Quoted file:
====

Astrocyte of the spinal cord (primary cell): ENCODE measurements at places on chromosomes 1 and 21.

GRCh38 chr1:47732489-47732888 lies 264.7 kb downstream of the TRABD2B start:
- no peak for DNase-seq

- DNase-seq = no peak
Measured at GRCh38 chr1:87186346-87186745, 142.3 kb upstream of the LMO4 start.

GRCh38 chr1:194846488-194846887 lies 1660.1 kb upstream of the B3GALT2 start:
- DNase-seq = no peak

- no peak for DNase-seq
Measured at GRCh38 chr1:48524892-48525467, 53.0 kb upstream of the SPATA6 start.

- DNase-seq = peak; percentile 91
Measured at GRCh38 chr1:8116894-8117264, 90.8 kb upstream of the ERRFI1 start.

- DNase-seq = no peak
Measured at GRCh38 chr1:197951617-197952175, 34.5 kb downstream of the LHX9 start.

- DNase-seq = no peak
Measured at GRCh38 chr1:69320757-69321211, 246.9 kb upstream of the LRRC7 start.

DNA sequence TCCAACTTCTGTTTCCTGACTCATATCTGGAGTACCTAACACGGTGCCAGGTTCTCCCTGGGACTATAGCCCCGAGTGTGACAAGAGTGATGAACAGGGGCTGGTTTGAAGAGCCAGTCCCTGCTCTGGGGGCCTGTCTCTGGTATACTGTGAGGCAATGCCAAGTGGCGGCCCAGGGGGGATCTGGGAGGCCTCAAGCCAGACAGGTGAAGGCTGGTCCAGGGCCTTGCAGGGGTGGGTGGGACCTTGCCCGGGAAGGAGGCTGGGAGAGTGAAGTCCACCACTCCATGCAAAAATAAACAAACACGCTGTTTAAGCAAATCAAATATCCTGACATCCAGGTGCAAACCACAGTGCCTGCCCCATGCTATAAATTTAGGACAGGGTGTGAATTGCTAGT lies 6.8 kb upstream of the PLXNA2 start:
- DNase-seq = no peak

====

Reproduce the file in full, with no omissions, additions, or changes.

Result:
Astrocyte of the spinal cord (primary cell): ENCODE measurements at places on chromosomes 1 and 21.

GRCh38 chr1:47732489-47732888 lies 264.7 kb downstream of the TRABD2B start:
- no peak for DNase-seq

- DNase-seq = no peak
Measured at GRCh38 chr1:87186346-87186745, 142.3 kb upstream of the LMO4 start.

GRCh38 chr1:194846488-194846887 lies 1660.1 kb upstream of the B3GALT2 start:
- DNase-seq = no peak

- no peak for DNase-seq
Measured at GRCh38 chr1:48524892-48525467, 53.0 kb upstream of the SPATA6 start.

- DNase-seq = peak; percentile 91
Measured at GRCh38 chr1:8116894-8117264, 90.8 kb upstream of the ERRFI1 start.

- DNase-seq = no peak
Measured at GRCh38 chr1:197951617-197952175, 34.5 kb downstream of the LHX9 start.

- DNase-seq = no peak
Measured at GRCh38 chr1:69320757-69321211, 246.9 kb upstream of the LRRC7 start.

DNA sequence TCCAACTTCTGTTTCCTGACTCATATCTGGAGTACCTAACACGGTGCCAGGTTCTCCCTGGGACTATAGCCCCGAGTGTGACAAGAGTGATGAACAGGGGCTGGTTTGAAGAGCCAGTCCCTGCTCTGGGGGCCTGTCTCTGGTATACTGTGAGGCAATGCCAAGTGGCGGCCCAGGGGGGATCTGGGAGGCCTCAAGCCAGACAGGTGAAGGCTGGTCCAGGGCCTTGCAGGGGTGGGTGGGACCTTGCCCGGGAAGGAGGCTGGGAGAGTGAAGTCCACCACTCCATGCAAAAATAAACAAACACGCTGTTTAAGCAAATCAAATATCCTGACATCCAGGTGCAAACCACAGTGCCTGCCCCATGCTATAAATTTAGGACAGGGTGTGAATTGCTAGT lies 6.8 kb upstream of the PLXNA2 start:
- DNase-seq = no peak